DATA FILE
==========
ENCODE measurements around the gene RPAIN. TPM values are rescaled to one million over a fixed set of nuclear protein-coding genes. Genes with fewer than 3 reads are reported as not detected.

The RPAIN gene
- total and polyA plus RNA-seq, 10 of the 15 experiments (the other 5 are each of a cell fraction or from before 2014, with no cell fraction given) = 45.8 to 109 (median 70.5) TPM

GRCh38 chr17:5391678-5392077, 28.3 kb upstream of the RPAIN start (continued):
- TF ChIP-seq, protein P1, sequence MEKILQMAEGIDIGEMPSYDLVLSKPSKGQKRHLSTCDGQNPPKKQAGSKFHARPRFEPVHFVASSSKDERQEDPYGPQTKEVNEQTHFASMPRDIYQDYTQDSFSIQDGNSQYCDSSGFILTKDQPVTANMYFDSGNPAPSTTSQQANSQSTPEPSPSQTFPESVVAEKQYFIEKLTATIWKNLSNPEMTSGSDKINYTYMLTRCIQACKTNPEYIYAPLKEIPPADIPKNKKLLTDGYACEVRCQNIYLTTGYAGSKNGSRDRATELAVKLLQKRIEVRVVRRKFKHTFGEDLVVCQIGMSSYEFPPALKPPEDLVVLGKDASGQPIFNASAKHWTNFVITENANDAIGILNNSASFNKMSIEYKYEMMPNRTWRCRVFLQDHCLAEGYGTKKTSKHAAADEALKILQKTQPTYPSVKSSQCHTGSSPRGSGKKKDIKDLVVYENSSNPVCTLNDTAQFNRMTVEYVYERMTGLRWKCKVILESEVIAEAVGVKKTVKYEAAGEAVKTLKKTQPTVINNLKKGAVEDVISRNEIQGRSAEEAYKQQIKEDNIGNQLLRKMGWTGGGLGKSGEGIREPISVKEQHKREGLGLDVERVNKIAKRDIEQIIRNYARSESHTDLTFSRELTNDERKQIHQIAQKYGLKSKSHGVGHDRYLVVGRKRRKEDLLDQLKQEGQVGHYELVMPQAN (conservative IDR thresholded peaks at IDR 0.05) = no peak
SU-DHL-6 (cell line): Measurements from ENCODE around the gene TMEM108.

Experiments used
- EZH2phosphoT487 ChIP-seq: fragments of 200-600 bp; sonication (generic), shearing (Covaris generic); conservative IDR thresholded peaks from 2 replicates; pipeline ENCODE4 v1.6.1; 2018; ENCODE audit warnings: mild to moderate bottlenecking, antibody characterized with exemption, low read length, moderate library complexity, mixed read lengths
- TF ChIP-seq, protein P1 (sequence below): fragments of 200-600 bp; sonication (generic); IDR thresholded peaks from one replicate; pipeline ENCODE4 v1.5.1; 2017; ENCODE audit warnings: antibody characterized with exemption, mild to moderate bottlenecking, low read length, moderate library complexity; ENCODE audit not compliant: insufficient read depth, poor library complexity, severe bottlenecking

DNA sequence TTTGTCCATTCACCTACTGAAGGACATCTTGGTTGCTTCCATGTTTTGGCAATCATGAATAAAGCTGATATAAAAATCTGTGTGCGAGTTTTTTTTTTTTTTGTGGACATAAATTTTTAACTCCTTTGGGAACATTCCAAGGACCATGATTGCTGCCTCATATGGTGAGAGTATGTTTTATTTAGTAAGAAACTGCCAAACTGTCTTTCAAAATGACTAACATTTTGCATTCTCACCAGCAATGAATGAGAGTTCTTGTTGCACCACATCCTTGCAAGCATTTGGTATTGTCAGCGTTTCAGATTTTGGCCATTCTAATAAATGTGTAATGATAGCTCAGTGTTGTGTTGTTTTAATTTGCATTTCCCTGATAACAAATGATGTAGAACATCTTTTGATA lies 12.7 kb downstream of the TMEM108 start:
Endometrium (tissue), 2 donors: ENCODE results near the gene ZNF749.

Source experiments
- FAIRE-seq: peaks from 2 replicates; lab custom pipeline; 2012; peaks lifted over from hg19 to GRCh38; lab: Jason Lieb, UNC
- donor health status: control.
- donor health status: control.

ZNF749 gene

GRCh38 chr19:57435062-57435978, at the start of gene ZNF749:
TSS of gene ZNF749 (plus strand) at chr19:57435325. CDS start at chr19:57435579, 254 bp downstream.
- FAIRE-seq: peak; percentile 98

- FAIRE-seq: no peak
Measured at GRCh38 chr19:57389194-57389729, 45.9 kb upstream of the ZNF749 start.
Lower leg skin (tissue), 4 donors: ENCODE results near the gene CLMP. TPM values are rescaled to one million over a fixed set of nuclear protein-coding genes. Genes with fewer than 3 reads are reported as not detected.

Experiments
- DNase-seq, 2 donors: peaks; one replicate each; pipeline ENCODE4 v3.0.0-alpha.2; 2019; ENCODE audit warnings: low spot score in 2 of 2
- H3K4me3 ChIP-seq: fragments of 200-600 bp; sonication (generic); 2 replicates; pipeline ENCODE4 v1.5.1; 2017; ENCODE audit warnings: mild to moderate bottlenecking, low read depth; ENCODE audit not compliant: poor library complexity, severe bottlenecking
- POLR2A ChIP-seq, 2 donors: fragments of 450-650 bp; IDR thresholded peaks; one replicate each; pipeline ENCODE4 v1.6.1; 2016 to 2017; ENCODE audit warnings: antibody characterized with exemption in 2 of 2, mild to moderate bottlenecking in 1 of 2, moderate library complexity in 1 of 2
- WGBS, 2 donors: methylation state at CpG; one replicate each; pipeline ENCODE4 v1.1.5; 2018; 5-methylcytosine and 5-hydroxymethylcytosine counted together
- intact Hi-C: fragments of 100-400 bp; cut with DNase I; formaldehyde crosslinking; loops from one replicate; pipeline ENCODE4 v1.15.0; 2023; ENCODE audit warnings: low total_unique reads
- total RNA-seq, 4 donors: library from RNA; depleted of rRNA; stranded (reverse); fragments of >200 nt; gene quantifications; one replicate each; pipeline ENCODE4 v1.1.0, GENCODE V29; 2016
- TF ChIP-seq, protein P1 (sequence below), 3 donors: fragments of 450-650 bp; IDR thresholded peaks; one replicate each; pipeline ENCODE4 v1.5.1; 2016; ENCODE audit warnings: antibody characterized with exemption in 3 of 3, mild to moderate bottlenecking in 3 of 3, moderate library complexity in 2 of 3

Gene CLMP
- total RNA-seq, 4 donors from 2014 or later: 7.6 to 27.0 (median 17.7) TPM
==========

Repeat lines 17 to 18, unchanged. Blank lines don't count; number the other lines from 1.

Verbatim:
GRCh38 chr19:57435062-57435978, at the start of gene ZNF749:
TSS of gene ZNF749 (plus strand) at chr19:57435325. CDS start at chr19:57435579, 254 bp downstream.